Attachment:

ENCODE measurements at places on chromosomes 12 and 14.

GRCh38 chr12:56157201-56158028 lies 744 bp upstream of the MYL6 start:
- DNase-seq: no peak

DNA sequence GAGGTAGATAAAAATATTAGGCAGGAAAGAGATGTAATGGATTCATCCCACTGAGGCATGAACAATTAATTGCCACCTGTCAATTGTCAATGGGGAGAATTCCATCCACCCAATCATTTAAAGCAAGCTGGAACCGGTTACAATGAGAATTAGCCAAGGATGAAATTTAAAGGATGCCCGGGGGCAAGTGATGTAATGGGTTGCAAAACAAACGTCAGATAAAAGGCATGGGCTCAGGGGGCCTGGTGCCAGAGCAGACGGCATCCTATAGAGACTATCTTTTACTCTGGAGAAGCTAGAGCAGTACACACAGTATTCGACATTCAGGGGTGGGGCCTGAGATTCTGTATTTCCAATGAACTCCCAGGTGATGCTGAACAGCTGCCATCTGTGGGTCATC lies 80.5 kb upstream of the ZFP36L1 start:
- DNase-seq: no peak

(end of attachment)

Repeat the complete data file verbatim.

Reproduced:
ENCODE measurements at places on chromosomes 12 and 14.

GRCh38 chr12:56157201-56158028 lies 744 bp upstream of the MYL6 start:
- DNase-seq: no peak

DNA sequence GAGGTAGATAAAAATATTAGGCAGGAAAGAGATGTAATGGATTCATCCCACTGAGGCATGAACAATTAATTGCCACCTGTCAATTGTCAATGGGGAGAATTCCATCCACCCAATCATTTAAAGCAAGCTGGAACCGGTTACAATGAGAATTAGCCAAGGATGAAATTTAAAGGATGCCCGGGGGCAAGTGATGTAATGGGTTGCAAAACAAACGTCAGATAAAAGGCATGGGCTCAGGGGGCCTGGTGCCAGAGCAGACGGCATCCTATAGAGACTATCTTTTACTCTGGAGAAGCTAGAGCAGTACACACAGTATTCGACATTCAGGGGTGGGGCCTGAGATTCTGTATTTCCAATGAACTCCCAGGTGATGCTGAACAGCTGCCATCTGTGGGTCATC lies 80.5 kb upstream of the ZFP36L1 start:
- DNase-seq: no peak